I’ll happily provide further details by email and look forward to hearing from you.

    Thanks and best wishes

    Sarah

  5. David Gray
    February 12, 2010 at 10:19 am

    Is RCD live and running anywhere? Do you have some stories to tell about how it has worked or developed?

    • February 12, 2010 at 11:54 am

      Sadly not running anywhere yet David. Although I can tell you much about how the thinking has developed.

      Still working hard to persuade funders and communities (who always look for funding and investment) that it is a viable approach. I seem to be fighting a losing battle against the architects/builders and the asset transfer brigade – who actually have quite an overlap! The mantra that says ‘we don’t need to build any more’ is not a popular one!

      Thanks for you interest. It will happen one day – somewhere!

  6. Kathy
    November 26, 2010 at 9:00 am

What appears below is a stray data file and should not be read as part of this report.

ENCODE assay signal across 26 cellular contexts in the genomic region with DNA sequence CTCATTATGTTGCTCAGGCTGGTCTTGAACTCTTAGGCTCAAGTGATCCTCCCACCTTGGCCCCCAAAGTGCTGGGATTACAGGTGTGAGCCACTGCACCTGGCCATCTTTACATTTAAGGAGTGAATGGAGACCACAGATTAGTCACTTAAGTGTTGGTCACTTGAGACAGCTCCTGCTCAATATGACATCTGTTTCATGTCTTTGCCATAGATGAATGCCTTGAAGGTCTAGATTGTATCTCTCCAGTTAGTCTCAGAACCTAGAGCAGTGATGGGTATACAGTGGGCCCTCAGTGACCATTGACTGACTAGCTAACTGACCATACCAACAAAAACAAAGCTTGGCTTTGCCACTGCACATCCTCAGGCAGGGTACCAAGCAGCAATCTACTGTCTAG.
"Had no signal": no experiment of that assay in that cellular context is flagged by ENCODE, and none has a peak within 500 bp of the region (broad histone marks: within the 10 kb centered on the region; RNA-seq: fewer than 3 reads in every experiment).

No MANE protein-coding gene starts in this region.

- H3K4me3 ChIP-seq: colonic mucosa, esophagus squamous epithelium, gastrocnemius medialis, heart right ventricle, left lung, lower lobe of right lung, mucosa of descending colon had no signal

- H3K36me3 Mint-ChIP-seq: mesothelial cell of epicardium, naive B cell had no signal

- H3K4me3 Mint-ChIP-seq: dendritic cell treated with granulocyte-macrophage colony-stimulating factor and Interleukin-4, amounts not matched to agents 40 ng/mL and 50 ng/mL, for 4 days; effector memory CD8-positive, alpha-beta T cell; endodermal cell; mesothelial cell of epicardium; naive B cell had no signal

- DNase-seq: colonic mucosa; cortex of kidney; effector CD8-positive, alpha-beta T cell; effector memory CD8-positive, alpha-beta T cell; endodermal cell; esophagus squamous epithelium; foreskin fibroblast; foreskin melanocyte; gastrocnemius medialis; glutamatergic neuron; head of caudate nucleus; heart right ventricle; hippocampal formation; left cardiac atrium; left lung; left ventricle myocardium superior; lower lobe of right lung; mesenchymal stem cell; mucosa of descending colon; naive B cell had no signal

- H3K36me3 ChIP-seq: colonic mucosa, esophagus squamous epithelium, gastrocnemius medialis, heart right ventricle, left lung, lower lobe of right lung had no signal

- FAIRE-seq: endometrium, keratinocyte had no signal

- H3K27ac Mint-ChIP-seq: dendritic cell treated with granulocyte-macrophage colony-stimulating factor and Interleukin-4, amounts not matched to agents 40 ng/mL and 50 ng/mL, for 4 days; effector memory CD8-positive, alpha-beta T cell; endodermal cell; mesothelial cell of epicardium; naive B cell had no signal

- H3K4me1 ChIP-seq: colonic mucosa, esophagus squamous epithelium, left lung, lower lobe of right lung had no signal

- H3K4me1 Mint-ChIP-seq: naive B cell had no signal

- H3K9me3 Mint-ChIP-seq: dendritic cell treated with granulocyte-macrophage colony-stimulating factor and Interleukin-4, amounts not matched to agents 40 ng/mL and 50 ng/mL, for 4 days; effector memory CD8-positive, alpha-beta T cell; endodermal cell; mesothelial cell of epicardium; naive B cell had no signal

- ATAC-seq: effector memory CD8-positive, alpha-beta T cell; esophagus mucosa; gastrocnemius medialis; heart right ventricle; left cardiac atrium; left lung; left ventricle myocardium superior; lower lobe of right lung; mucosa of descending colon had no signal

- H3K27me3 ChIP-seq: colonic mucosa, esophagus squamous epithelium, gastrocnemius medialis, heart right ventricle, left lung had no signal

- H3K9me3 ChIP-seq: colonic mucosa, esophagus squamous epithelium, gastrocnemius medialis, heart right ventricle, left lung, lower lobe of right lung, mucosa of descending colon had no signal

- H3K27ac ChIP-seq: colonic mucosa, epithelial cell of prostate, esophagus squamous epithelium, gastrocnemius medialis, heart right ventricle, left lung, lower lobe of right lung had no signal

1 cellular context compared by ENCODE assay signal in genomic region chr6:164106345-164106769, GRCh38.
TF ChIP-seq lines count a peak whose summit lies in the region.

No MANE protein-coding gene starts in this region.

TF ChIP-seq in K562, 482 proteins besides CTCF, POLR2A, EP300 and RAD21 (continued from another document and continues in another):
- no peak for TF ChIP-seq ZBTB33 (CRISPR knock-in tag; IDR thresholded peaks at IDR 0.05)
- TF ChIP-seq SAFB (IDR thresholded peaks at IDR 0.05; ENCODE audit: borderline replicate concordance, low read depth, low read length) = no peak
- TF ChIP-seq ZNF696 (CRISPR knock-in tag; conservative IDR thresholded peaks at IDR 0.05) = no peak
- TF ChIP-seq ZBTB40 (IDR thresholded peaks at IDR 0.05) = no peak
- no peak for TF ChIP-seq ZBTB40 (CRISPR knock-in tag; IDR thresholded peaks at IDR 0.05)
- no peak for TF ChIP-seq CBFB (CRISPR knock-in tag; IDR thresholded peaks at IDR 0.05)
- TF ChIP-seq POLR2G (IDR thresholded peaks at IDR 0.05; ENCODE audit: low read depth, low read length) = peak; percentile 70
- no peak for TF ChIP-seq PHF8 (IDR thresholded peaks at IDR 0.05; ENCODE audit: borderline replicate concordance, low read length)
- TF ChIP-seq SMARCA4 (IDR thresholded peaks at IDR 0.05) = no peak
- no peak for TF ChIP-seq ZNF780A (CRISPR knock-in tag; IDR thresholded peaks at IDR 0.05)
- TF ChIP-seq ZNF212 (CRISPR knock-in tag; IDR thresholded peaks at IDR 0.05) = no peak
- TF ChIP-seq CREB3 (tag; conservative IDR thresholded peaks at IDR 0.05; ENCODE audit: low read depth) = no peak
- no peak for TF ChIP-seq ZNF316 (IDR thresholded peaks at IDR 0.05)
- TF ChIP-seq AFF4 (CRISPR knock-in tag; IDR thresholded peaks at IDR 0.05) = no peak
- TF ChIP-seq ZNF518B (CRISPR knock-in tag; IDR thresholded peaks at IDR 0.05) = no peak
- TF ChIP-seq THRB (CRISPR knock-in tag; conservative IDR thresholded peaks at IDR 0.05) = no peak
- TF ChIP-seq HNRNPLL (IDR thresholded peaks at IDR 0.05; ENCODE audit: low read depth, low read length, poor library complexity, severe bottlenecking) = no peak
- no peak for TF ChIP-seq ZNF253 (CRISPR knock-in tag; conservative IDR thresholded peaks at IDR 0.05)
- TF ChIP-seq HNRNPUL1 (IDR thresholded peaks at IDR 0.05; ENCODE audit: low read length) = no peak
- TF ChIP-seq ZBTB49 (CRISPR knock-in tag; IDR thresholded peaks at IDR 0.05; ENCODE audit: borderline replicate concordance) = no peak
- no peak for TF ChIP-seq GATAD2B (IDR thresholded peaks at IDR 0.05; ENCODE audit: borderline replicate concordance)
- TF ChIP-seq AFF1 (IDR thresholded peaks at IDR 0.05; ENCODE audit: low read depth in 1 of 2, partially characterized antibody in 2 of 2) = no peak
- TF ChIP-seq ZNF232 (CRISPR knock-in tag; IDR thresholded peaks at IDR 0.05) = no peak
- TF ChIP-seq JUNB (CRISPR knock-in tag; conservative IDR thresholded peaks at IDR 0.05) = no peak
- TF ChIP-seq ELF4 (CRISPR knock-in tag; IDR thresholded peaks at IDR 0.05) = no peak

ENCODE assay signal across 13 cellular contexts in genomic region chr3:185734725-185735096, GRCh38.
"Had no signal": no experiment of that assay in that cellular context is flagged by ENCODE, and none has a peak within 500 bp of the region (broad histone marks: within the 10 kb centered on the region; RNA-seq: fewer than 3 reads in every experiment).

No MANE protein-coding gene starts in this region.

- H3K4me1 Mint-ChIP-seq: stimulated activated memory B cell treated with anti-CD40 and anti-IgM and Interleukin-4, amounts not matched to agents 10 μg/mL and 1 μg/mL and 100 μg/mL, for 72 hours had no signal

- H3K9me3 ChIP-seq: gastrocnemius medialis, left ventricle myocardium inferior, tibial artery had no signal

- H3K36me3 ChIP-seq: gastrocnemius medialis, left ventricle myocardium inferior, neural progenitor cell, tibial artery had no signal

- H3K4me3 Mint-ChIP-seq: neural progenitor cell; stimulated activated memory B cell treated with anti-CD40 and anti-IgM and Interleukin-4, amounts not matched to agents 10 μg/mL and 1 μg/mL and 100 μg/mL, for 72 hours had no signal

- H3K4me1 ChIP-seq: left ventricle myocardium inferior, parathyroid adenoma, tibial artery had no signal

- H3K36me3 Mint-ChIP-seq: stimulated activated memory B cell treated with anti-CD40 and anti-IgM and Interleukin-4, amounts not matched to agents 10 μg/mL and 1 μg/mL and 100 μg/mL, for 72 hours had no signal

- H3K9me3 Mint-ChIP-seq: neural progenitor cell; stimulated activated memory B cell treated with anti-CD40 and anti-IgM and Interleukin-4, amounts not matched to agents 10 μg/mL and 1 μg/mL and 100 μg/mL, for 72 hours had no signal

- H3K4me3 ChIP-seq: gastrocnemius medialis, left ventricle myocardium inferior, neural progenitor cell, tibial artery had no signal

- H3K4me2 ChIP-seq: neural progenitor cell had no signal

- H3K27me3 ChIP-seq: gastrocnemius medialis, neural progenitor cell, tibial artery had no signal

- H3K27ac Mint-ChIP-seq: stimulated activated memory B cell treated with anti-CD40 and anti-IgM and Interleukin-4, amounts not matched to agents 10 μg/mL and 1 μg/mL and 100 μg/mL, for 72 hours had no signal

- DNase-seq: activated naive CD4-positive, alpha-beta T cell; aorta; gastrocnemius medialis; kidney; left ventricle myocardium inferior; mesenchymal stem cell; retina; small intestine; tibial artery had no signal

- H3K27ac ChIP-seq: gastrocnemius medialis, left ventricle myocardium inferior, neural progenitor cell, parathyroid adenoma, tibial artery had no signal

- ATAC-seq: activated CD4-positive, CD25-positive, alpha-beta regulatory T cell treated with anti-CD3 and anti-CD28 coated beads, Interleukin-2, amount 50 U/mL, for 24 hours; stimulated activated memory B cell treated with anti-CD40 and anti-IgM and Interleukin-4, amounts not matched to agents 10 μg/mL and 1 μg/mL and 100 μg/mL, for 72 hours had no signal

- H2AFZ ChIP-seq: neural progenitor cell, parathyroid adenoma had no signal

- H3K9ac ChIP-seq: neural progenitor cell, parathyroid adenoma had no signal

Hi Mike, I’m interested in the concept but can’t get my head around how it is sustainable. Having run projects with Volunteers previously, I am very aware of the attrition rates and the urge to chase funding to compensate people for their time when the going gets tough or immediate self-interest is addressed. Any insight to tackling this would be great.

    • November 29, 2010 at 7:33 am

      Secret to keeping volunteers on board is to keep their commitment time limited (couple of hours a month), engaging (no detailed agendas, long discussions and boring decisions), practical and useful.
      I also think that a change in mindset from ‘chasing’ funding to ‘attracting’ funding can help.

  7. Ivor
    March 22, 2012 at 5:08 pm

    Hi Mike, I believe the ONLY form of sustainability we should be concerned about is one of funding resources.

    There is a desperate need to ‘Listen’ – Understand, Empower and Enagage, while also forming Supportive guidlines and establishing objective goal setting for these Challenges Groups in our communities – who, otherwise, will not get teh support they need – nor the Social justice as a result of the policy failings they have experienced. At least these well-thought out ‘plans’ are a direct counter to what our government FAILED to achieved. this, therefore, has to be seen as a START – a ‘hand-up’ and not a ‘hand-out.’

    A Plan, I would most certainly want to be Supporting you with its implementation in london.

    Where do I sign-up Mike???!!

  1. February 16, 2010 at 8:50 am